• Look for manufacturers who clearly list all product ingredients
  • Try to select products that are made of ingredients you recognize as natural
  • Choose products packaged in bioplastic over those in petroleum-based plastic

Do research online to further determine the biodegradability and compostability of certain products, and how long each product may take to break down completely. These would include food items, plastic resins, packaging materials, bags, and consumer products.

Also, a few third-party organizations that offer voluntary standards and labels to companies have created scientifically based, standards and certifications for biodegradability of certain materials.

Rely on third party certifications for accurate information
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Companies voluntarily participate in third party certification programs to assure their customers that their products behave as advertised. There are several independent organizations that offer certifications, such as:

    • The Biodegradable Products Institute (BPI) is a non-profit organization that educates manufacturers and the public about biodegradability as it relates to composting bio-plastics materials and other coatings and packaging that may go into commercial compost facilities. ASTM standards 6400 and 6868 and its Compostable label may be found on products such as garbage bags, service ware, and packaging.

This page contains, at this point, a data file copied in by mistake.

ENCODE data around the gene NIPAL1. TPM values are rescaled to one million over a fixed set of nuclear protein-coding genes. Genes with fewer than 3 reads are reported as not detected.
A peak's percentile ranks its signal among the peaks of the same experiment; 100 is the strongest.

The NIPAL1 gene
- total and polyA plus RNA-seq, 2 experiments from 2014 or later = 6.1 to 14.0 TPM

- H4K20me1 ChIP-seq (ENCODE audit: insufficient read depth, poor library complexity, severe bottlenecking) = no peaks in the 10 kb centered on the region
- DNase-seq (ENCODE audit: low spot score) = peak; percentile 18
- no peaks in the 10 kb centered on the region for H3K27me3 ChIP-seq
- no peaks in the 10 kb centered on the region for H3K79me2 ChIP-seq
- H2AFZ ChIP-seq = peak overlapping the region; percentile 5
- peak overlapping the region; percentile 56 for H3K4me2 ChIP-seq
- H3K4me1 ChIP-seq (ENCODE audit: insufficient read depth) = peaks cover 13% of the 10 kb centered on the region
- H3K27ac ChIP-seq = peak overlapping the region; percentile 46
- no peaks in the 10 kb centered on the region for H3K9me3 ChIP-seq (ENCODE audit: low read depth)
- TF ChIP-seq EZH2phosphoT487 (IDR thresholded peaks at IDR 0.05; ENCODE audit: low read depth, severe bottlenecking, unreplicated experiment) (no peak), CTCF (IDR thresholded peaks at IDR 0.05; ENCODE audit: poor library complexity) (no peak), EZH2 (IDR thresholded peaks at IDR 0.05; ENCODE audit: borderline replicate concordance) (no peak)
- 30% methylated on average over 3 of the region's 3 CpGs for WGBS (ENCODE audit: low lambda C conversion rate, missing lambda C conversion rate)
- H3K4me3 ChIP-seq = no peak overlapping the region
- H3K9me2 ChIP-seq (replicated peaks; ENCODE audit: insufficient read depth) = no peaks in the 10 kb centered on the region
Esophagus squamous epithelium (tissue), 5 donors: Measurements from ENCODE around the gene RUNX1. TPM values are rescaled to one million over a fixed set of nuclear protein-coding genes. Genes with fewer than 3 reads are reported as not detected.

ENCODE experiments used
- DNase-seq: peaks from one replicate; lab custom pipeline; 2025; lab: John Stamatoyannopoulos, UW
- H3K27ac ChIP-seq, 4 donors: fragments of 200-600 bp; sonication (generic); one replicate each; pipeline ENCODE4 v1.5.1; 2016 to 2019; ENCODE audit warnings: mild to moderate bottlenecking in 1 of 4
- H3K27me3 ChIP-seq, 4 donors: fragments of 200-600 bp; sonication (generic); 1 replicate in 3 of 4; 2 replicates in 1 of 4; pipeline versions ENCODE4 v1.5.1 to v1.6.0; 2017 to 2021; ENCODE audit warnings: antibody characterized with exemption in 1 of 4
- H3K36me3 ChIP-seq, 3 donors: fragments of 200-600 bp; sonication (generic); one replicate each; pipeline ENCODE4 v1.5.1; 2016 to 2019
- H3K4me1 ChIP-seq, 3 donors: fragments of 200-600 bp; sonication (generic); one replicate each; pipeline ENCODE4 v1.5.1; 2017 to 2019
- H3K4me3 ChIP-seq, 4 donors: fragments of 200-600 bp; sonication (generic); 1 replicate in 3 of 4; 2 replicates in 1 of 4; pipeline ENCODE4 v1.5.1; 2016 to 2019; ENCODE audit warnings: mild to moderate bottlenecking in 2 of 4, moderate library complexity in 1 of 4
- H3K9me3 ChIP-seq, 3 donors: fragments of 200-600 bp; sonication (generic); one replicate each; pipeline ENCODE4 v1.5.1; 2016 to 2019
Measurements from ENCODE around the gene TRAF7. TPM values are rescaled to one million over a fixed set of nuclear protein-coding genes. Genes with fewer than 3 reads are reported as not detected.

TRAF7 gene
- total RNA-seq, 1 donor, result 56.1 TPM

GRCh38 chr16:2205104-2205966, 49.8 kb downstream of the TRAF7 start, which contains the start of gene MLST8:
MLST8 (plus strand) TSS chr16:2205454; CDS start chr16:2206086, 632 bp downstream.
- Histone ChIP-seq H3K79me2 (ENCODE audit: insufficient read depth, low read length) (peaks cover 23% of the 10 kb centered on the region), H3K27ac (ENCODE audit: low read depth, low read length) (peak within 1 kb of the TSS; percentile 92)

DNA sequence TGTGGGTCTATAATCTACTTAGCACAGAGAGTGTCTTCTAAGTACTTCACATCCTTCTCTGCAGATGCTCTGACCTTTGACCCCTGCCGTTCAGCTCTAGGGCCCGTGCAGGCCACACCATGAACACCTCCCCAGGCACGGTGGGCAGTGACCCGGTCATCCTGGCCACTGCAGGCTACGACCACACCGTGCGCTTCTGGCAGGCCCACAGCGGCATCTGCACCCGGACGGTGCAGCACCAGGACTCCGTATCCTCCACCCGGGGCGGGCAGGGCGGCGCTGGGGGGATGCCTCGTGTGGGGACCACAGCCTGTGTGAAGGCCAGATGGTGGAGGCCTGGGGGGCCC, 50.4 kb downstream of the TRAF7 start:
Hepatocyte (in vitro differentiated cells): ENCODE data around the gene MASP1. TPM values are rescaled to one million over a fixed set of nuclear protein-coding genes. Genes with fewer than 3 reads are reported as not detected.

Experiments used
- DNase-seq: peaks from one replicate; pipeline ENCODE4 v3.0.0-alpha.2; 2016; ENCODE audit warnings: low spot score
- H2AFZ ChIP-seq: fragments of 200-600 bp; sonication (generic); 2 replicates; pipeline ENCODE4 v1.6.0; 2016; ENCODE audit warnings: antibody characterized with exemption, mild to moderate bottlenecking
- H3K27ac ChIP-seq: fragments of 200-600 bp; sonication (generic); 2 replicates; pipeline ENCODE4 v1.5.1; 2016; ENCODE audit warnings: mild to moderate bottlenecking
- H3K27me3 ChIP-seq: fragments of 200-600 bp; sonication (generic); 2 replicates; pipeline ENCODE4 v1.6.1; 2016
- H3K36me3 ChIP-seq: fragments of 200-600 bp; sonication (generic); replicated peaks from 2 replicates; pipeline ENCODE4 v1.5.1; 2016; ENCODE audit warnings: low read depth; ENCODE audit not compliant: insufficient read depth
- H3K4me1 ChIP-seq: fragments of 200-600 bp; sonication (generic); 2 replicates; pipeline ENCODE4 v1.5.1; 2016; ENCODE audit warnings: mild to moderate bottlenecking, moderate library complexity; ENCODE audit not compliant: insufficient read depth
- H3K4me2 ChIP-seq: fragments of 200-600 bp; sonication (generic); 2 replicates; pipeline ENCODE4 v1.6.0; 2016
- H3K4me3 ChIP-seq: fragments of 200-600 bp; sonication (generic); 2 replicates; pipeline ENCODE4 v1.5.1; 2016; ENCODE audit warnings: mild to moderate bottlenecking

• Scientific Certification Systems (SCS), an independent certifier, has developed certification standards for biodegradable soaps, detergents, and cleaners.

Recycle everything possibleeducation-iStock_000008537463XSmall

About 70% of materials that are routinely disposed of in landfills could be recycled instead. More than 30% of bulk municipal garbage collections consist of paper that could be remade into other paper products. Other materials like plastic, metal and glass can also be repurposed.

Recycling these materials can not only greatly reduce the amount of waste disposed in landfills, and preserve our limited sources of nonrenewable raw materials.

The Benefits

There are multiple advantages to using and properly disposing of biodegradable and compostable products that:

  • Take less time to break down than other solid materials
  • Are made from biomass — organic compounds are completely renewable
  • Are better for the environment, dispersing very few greenhouse gases
  • Often require less than half as much energy to manufacture
  • Are non-toxic
  • Reduce our dependence on foreign countries’ fossil fuels<
  • Reduce the costs of solid waste disposal
  • Divert waste from already overcrowded landfills, thereby reducing groundwater and air pollution via methane
  • Support local, sustainable businesses such as composters

For more information about biodegradability, you can visit these websites:

American Chemistry Council
Biodegradable Products Institute
Federal Trade Commission(FTC Guides for the Use of Environmental Marketing Claims)
Science.jrank.org
Scientific Certifications Systems